This week my baby and I moved house. We left the home I moved into the day after my wedding, the home in which I discovered I was pregnant, the home I brought my baby back to after she was born.  We also left the home in which my husband told me he no longer loved me, the house I sat in crying every day for a year, the rooms I decorated for my new baby whilst secretly wondering how long it would take for that much-publicised maternal love to grip me like a vice. That house that was both a comfort and a torture; that I longed to leave and yet couldn’t bear to be parted from….is now just a memory.  And it was both as wonderful and terrible as I knew it would be. My new house is lovely, and I count my blessings that I am able to live here with my little girl (and our very grumpy cat!) I don’t look at any of the walls and see the shadow of my loved-up wedding photos. I don’t look at the back door and see the ghost of my ex’s face light up as he walks in and sees me.  I don’t walk into my baby’s room and hear the echo of laughter as he and I waltzed around singing our wedding song to break up the painting.  I don’t feel him – or us – in this house.  It’s surprisingly lonely.  The house feels like a stark reflection of me – an empty shell.

I’m trying to concentrate on filling this house with new memories; my angel’s laughter as I chase her through the rooms when we play monsters.  The warm smiles of my friends when they come over for dinner. The long awaited leap of love in my stomach when I look at the perfect baby snuggled into me during her afternoon nap.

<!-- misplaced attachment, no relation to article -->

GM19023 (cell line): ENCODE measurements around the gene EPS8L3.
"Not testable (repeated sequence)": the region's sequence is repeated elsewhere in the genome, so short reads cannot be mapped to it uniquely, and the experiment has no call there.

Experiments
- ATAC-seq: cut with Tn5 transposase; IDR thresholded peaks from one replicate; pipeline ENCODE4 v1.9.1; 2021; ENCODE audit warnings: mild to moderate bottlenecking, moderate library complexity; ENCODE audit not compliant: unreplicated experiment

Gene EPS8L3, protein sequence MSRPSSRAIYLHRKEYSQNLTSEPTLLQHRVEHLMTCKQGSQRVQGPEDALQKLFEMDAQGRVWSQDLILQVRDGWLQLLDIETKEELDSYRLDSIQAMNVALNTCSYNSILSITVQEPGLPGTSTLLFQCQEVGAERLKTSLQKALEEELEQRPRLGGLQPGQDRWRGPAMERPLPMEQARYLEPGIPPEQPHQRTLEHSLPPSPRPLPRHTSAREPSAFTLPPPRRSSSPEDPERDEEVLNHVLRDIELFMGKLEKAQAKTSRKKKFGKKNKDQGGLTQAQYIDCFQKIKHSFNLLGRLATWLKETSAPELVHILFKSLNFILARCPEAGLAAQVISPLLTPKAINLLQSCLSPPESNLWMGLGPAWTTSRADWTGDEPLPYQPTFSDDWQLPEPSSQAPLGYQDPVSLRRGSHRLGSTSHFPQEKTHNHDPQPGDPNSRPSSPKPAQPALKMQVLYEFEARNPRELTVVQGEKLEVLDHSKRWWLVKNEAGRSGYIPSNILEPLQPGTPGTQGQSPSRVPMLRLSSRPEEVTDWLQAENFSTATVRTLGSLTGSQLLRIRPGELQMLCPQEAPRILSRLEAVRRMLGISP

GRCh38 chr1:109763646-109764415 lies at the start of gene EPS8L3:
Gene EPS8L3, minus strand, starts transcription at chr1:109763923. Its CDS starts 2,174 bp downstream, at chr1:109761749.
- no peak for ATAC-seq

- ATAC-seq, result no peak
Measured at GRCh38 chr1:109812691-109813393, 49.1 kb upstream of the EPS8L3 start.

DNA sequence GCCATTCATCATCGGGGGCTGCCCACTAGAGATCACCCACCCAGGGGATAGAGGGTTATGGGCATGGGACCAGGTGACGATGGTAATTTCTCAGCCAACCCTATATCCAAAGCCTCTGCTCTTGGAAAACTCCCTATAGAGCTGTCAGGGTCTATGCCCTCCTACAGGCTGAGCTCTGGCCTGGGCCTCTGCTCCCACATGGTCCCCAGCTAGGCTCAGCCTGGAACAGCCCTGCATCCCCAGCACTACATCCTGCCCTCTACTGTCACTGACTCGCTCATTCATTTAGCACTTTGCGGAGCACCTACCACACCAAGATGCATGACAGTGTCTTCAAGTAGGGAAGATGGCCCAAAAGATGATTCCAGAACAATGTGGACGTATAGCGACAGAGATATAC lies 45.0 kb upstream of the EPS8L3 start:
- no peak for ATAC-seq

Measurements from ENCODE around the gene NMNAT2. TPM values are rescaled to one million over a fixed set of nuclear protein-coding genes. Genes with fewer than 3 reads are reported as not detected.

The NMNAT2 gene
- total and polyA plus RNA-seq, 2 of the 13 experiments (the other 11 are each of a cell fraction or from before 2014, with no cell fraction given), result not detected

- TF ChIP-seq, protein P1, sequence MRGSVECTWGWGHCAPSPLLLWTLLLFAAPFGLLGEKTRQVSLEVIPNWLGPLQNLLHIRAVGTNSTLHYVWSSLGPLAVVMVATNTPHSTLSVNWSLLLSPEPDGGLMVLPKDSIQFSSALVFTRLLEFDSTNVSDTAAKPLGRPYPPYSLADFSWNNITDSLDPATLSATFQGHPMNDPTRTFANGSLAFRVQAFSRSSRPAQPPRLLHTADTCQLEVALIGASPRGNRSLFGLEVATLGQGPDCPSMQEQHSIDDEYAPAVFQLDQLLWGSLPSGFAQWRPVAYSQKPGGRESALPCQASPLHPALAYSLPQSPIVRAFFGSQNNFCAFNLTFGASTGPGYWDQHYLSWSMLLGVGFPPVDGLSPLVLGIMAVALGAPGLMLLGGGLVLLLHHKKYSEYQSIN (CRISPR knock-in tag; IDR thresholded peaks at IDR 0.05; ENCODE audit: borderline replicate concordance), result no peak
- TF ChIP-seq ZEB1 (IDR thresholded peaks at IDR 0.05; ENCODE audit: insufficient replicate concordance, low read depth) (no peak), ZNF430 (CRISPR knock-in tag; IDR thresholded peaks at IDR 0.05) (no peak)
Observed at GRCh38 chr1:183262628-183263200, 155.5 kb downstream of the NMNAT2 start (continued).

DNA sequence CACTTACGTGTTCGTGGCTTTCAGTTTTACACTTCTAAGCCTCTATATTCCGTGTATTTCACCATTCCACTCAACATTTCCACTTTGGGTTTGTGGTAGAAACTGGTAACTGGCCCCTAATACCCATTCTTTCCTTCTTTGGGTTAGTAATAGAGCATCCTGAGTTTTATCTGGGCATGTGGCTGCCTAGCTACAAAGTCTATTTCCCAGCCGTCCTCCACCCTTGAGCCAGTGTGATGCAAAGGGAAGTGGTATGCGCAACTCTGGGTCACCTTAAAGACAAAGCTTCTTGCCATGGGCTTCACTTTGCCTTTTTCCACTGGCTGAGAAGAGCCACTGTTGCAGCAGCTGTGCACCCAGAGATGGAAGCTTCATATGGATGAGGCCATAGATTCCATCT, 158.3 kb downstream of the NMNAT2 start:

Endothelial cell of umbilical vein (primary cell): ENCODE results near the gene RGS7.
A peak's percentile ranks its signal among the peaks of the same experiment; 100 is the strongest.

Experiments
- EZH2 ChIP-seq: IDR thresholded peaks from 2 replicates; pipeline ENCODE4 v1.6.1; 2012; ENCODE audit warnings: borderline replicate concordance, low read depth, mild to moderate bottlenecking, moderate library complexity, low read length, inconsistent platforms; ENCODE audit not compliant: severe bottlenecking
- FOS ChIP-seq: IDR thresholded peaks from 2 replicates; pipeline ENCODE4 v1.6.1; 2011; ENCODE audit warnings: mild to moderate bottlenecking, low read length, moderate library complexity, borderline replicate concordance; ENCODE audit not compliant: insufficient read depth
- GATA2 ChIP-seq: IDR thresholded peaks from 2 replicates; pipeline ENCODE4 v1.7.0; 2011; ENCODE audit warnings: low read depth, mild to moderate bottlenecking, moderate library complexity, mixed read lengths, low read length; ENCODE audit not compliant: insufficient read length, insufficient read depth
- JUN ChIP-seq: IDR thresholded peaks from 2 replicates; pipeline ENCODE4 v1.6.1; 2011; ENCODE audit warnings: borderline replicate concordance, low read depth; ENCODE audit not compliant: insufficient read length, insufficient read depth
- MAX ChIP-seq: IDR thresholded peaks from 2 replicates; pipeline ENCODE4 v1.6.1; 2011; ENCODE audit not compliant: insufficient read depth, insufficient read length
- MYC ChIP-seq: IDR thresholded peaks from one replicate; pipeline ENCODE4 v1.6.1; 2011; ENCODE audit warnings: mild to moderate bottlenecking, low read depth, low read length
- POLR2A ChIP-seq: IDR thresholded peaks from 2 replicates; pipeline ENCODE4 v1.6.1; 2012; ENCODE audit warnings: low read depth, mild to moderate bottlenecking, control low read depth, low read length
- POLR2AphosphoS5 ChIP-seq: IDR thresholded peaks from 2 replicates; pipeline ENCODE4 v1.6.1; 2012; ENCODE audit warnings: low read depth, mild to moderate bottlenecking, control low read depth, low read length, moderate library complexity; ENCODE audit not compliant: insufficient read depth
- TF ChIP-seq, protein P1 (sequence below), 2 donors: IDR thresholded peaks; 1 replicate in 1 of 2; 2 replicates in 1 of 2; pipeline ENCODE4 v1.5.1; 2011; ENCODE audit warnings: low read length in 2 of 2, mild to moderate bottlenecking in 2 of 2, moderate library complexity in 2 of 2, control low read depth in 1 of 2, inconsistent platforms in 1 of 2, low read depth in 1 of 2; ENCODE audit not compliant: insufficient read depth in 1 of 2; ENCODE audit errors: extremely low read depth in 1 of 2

And yet for the time being this house remains exactly that for me – a house.  Not a home.  And with that realisation the all-too-familiar feeling of guilt returns. Here I have this wonderful child, someone I longed for, prayed for for so long, someone who has literally saved my life in ways  that she will never know…and what have I given her?  What am I giving her?  The first year of her life passed me by in a haze of depression.  I promised myself after her birthday that things would change, that I would devote my life to making her happy, to being the best mum I could be.  And still, still I find myself struggling to connect with her at times, struggling to accept that I really am her mother, struggling so much with my inner voice that I allow it time and time again to overshadow all else.  Again and again and again it tells me I’m failing, tells me my baby would be better off without me. Moving house was supposed to be our new start, calmer seas. Instead I feel like I’m still floundering in a stormy ocean; just as my head clears the water another wave crashes over me and I’m under again.  I really thought I was almost at the shore, but tonight those waves are a hundred feet high again.  For the past year my baby has been like a lighthouse; whether just a faint glimmer or a strong beacon she has been the light I needed to see. Isn’t it time I was my own lighthouse now?  Isn’t it time I stopped floundering and found my way to shore?

Maybe that’s what this blog serves as. Maybe each outpouring of emotion brings me one step closer to solid footing.  If so, thank you, thank you for listening, thank you for helping me find myself again.

For now, as always, sweet dreams all

Denial as a defence

I know I haven’t written anything on here for a while now.  Maybe because I haven’t really felt the need to.  Maybe I’ve been too busy.  Or maybe (and if I’m honest far more likely) because I’ve retreated back to that wonderful world of denial, where pain doesn’t exist because I don’t think past the next hour; where the wonder of numbness collides with the terrible loneliness of alienating myself from those around me.